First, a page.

By JOHN DiSTASO, News Editor
CONCORD — U.S. Rep. Carol Shea-Porter Friday joined the ranking member of the U.S. House Budget Committee to blast Republican Paul Ryan’s budget plan as potentially “devastating” to poor and middle-income Granite Staters and to call it a defining issue in the 2014 elections.
The Democratic 1st District U.S. House member said that while Republicans are focusing on the Affordable Care Act in this election year, believing it will lead to GOP victories, she is “perfectly happy” to run on the law, which, she said, is “getting better” after a difficult rollout.
The Ryan budget, while it will not be taken up in the Senate and so stands no chance of becoming law, shows GOP priorities that favor the rich at the expense of working Granite Staters, she said.
Shea-Porter held a telephone news conference with U.S. Rep. Chris Van Hollen, D-Md., the top Democrat on the budget committee, chaired by Republican Ryan.
The call was timed a day after the House passed the Ryan budget on a party line vote and the same day Republican potential presidential candidates U.S. Sens. Rand Paul and Ted Cruz made stops in New Hampshire ahead of tomorrow’s “Freedom Summit,” sponsored by the conservative advocacy groups Citizens United and Americans for Prosperity Foundation, co-founded by the Koch brothers. Joining Cruz and Ryan tomorrow will be former Arkansas Gov. Mike Huckabee and business magnate Donald Trump.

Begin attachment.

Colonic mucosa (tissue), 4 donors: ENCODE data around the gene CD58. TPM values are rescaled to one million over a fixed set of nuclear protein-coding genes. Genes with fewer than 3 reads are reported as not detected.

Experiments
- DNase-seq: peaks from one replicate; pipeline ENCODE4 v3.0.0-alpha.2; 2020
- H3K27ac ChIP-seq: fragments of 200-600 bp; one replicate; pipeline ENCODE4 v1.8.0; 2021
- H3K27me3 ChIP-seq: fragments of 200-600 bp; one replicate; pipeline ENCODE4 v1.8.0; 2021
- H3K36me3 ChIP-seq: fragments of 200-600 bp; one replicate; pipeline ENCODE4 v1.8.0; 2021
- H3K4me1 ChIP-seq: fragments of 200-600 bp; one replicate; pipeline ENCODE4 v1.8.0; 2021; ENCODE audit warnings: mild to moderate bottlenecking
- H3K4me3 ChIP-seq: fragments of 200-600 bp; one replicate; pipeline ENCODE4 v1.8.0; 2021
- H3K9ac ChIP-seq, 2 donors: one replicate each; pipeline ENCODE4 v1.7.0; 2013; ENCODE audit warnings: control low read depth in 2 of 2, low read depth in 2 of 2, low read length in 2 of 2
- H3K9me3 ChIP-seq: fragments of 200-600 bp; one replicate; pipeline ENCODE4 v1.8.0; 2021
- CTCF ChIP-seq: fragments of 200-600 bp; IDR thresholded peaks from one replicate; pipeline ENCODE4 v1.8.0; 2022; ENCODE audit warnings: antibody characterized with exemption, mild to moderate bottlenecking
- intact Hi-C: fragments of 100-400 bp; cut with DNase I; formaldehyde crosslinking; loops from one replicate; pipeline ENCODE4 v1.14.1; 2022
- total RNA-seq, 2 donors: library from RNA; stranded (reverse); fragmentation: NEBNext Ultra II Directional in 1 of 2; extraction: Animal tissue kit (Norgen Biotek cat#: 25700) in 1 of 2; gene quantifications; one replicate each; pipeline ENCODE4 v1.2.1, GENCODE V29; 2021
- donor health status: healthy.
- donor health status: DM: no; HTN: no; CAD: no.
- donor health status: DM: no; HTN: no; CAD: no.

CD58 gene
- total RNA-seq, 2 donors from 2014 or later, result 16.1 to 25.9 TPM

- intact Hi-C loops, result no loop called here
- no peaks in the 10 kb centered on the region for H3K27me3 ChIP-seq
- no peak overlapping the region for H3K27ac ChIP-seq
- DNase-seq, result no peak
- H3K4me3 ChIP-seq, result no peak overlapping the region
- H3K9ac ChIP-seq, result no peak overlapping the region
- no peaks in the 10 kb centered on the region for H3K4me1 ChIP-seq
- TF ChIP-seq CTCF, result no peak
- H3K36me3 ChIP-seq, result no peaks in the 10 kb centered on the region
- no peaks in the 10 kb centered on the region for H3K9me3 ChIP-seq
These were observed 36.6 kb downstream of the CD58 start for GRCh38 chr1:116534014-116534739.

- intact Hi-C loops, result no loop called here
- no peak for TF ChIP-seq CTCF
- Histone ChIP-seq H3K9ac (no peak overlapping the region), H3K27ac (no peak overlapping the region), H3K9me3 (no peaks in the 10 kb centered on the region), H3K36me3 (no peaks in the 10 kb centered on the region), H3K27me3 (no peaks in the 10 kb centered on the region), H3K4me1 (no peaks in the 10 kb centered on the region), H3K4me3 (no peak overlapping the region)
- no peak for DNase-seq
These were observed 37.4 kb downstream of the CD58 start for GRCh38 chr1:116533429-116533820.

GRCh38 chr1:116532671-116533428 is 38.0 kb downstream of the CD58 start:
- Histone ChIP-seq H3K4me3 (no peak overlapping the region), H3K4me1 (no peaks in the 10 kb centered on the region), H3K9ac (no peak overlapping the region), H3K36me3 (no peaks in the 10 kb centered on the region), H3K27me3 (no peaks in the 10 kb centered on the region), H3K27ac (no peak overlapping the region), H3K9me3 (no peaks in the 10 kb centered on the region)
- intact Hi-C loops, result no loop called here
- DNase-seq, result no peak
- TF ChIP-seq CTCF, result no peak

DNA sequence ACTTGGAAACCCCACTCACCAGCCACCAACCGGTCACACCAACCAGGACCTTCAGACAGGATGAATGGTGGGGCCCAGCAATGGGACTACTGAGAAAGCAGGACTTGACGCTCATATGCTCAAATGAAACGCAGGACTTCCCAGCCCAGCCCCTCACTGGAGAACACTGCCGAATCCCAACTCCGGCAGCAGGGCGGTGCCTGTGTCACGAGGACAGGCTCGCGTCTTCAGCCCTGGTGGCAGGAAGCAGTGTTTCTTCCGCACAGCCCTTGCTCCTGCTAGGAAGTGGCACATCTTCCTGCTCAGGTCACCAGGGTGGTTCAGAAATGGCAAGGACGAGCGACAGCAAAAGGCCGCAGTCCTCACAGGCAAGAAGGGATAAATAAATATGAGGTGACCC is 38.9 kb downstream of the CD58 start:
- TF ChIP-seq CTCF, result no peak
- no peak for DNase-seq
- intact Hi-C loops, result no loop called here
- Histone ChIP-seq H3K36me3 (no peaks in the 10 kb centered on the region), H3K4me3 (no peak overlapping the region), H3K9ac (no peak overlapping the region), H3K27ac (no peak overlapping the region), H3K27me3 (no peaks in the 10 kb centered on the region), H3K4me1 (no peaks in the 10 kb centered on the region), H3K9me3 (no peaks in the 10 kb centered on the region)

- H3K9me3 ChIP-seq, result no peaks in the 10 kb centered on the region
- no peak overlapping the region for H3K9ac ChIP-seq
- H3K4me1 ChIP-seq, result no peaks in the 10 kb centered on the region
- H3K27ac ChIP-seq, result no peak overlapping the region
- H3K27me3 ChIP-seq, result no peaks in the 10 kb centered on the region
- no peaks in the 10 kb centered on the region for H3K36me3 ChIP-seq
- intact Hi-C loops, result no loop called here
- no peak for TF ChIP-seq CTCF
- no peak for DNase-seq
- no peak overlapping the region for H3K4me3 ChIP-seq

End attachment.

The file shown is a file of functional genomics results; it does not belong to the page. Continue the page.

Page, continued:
Paul, Cruz and Huckabee are seriously considering running for President, while Trump has also been flirting with the notion. Ryan, who is also considering a presidential run, is making appearances Friday in first-caucus state Iowa.
Democrats are calling the Ryan plan the “Ryan-Koch” plan.
It was approved Thursday on a party line vote of 219-205, with 12 Republicans joining all Democrats opposed. The plan would balance the budget in 10 years by cutting taxes, repealing President Barack Obama’s health care law and cutting social programs in favor of the national defense.
While Republicans in New Hampshire and nationally are focusing on the Affordable Care Act as a way to try to win back control of the U.S. Senate and retain control of the House, Van Hollen and Shea-Porter warned that the Ryan budget shows what the GOP would prioritize should it retain the House and win the Senate.
Van Hollen said the Ryan agenda “hurts middle class families, hurts women and turns Medicare into a voucher program, reopens the prescription drug “doughnut hole” and will benefit billionaires like the Koch brothers. So the choice could not be more stark this November.”
According to a White House analysis of the Ryan budget, the plan would reopen the prescription drug donut hole for for 15,000 Granite State seniors, adding an average of about $1,200 in additional costs for prescription drug bills. It would decrease Pell Grant funding by $8.7 million and mean 1,560 fewer Granite State college students will receive them. It would also cut Head Start funding for 340 New Hampshire children, according to the White House analysis.
“It’s very much out of touch with where the country is, and it will be a defining issue,” Van Hollen said. “It lets the American people know where the Republican’s priorities are and what they would do if they had the power to impose their will.”
Shea-Porter said the Ryan budget shows Granite Staters “are facing a very serious choice in the mid-term election. In 2012, the people soundly rejected Paul Ryan and his budget. But instead of working across the aisle, they doubled down on the worst ideas.”